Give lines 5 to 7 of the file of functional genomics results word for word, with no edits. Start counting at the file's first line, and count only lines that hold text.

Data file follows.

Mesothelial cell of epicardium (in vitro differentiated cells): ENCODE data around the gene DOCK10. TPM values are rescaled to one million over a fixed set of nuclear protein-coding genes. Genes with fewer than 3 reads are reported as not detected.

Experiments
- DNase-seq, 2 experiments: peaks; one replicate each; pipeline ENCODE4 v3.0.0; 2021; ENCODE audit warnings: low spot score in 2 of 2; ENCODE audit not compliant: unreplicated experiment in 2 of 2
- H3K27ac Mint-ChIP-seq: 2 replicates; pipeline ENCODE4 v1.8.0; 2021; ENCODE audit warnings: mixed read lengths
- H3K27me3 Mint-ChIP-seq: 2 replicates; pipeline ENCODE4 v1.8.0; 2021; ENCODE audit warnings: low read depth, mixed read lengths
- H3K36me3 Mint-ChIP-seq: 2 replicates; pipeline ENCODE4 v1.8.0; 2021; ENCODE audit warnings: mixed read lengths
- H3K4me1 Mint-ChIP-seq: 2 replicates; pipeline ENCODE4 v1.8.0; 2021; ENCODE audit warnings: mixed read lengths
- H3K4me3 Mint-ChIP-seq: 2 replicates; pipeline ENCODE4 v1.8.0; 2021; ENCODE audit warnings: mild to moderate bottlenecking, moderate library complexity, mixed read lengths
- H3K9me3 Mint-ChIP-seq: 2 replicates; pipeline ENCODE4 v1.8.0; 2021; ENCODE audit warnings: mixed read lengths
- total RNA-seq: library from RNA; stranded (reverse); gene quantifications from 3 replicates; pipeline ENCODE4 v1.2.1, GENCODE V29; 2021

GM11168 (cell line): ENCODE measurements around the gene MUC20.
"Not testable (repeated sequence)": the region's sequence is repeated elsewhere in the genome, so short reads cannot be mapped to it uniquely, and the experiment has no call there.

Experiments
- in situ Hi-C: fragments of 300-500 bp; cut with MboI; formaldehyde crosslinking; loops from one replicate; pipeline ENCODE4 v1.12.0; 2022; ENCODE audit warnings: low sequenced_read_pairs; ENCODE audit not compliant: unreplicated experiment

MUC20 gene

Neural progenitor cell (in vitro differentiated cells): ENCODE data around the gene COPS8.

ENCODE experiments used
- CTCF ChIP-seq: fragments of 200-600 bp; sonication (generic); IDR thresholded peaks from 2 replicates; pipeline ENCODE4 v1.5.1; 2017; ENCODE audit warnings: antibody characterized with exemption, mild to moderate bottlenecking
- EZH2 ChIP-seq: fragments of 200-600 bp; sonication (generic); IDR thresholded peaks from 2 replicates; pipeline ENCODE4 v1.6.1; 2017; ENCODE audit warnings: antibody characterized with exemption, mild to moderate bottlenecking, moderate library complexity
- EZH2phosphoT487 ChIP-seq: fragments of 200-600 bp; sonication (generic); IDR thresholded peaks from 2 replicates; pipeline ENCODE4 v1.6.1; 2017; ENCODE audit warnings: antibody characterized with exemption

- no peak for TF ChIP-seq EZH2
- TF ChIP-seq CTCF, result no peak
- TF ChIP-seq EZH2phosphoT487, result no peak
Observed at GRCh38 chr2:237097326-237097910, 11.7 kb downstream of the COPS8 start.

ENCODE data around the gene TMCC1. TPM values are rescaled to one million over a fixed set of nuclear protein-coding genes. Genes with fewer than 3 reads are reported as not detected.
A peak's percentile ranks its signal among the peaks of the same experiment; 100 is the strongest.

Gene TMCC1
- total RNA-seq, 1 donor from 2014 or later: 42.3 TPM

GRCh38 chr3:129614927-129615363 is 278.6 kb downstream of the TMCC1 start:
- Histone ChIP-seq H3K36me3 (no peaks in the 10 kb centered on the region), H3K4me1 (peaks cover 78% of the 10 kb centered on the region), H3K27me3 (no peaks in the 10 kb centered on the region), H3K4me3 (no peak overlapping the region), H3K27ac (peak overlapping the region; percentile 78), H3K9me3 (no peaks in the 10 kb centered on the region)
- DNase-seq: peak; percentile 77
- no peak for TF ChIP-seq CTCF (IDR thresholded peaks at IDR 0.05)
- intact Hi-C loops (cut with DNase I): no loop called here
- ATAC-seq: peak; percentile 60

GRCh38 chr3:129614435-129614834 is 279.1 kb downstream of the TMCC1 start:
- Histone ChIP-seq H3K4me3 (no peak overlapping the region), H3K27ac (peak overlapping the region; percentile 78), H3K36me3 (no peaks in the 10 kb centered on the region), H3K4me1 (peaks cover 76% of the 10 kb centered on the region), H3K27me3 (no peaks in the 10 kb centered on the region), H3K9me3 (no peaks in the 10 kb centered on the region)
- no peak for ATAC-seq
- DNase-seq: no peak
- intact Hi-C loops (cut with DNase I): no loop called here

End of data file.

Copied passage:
- H3K27me3 Mint-ChIP-seq: 2 replicates; pipeline ENCODE4 v1.8.0; 2021; ENCODE audit warnings: low read depth, mixed read lengths
- H3K36me3 Mint-ChIP-seq: 2 replicates; pipeline ENCODE4 v1.8.0; 2021; ENCODE audit warnings: mixed read lengths
- H3K4me1 Mint-ChIP-seq: 2 replicates; pipeline ENCODE4 v1.8.0; 2021; ENCODE audit warnings: mixed read lengths